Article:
Adherence to the National Quality Forum (NQF) Breast Cancer Measures Within Cancer Clinical Trials: A Review From ACOSOG Z0010
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- Wilke, L.G., Ballman, K.V., McCall, L.M. et al. Ann Surg Oncol (2010) 17: 1989. doi:10.1245/s10434-010-0980-9
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In 2007, the National Quality Forum (NQF) released four performance measures for the treatment of breast cancer. We proposed to study the degree of adherence with these measures among participating institutions in a multi-institutional trial.
American College of Surgeons Oncology Group (ACOSOG) Z0010 enrolled breast cancer patients onto a phase II trial studying the prognostic significance of bone marrow and sentinel node micrometastases. The current study used χ2 analyses to determine the degree of adherence with four NQF measures among three institution types: academic, community, and teaching affiliate.
The study revealed small but important differences in two measures. Ninety-five percent of patients from teaching affiliated institutions received whole-breast radiation compared to 92% at academic and 91% at community hospitals. Among patients who were underinsured or uninsured, a marked decrease in radiation use was noted in comparison to patients with insurance—85 versus 93%, respectively. The study also revealed a difference among institutional types in patients undergoing excisional biopsy for diagnosis. In teaching-affiliated hospitals, 28.6% underwent excisional biopsy as compared to 36.8 and 37.4% in academic and community hospitals, respectively. There was no statistically significant difference between adherence rates with the remaining two measures. Adjuvant chemotherapy was administered to patients with hormone receptor negative tumors ≥1 cm in size in 79–85% of institutions. Tamoxifen was administered to 79–82% of those patients with hormone receptor–positive cancers.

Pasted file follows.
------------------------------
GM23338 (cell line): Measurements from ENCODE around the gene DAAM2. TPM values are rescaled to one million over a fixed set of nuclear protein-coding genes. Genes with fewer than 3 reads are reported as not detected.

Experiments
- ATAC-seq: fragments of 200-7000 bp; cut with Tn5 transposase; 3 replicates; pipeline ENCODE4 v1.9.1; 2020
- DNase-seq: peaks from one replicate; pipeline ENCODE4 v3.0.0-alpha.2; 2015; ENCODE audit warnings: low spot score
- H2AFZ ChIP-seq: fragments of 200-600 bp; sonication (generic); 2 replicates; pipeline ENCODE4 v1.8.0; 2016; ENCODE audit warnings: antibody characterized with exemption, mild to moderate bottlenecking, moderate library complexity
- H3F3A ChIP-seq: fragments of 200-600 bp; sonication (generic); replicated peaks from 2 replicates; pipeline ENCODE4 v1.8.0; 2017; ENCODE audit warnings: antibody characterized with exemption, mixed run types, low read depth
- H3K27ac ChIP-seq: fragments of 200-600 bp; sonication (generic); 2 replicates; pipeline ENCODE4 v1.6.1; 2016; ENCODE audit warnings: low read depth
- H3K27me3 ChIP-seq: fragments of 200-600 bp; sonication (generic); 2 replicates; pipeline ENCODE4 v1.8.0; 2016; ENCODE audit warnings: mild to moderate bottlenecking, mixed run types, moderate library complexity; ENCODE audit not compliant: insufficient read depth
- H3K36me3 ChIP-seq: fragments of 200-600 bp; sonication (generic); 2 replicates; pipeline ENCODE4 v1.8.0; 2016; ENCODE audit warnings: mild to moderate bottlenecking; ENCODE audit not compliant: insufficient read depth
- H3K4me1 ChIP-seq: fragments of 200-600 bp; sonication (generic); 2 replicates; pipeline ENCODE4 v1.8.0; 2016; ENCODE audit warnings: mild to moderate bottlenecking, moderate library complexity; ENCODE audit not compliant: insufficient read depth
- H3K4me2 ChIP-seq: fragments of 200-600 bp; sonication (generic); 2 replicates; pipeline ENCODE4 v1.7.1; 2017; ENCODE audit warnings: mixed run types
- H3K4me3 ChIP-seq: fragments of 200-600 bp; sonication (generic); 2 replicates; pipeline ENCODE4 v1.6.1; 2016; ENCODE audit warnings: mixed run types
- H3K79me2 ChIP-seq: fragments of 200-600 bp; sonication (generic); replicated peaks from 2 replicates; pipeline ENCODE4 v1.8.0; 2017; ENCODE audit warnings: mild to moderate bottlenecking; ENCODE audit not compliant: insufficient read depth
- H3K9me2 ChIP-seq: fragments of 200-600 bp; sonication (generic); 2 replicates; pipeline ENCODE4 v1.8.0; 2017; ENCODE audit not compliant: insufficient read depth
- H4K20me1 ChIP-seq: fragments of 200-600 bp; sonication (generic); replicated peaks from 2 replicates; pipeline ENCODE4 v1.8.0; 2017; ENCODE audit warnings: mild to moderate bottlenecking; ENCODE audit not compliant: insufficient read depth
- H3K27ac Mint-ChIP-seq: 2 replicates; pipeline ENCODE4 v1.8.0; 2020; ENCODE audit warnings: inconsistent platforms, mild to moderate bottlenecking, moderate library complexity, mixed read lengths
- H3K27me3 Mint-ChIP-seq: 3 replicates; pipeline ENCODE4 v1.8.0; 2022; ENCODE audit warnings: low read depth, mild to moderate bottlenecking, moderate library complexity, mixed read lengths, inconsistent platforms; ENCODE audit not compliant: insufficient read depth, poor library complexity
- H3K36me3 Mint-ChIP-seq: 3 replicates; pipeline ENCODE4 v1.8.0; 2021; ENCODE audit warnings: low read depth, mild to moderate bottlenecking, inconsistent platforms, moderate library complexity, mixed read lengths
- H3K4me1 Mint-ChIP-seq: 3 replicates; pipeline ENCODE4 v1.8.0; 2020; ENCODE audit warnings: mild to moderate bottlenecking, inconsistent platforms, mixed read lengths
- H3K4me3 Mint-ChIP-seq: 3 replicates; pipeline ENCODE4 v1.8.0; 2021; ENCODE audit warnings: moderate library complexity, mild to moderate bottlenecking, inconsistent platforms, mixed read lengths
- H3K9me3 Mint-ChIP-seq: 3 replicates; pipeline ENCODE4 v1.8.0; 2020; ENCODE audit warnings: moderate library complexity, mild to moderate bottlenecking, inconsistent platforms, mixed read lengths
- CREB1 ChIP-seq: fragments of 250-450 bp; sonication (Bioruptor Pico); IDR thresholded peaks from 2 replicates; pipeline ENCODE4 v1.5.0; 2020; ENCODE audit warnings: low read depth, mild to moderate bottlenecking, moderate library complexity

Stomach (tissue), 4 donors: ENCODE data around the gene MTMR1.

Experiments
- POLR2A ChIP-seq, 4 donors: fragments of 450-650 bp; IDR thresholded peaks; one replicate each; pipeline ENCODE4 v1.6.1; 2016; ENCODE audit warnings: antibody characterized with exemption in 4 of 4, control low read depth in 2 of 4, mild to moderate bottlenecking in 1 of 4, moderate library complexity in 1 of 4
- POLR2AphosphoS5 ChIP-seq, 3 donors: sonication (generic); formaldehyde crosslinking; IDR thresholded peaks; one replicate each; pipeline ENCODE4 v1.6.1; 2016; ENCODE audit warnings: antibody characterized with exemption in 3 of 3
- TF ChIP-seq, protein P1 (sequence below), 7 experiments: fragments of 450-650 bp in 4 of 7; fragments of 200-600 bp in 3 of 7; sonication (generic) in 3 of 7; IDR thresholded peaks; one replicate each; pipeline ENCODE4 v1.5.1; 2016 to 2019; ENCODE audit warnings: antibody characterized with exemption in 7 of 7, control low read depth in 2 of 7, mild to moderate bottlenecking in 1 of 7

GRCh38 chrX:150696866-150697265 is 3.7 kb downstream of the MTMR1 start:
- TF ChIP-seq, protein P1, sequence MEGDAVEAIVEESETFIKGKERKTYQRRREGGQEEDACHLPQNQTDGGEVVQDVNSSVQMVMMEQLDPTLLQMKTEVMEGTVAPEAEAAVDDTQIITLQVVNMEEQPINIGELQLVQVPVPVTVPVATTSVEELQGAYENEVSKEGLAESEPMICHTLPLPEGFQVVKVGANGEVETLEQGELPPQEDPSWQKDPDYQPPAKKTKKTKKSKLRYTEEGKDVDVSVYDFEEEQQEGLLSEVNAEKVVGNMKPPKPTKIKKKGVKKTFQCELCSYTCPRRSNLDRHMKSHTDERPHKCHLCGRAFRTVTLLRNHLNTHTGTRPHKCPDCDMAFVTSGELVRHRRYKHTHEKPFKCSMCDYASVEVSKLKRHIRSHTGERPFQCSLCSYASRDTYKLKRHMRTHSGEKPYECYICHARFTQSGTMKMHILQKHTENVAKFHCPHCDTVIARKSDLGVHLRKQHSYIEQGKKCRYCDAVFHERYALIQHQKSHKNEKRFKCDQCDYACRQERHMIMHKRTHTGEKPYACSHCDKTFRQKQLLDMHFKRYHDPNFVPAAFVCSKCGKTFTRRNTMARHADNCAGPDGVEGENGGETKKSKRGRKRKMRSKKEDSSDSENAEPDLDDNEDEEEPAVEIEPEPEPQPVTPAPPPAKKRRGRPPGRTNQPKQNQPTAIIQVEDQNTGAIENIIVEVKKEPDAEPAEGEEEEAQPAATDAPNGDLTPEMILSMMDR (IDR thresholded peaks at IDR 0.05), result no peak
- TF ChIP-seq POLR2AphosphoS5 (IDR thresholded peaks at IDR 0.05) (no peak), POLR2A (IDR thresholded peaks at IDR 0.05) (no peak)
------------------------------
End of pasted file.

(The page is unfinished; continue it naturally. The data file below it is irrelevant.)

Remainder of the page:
Among breast cancer patients enrolled onto a multi-institutional clinical trial, we found a high degree of adherence with current consensus standards for adjuvant treatment, despite varied practice environments.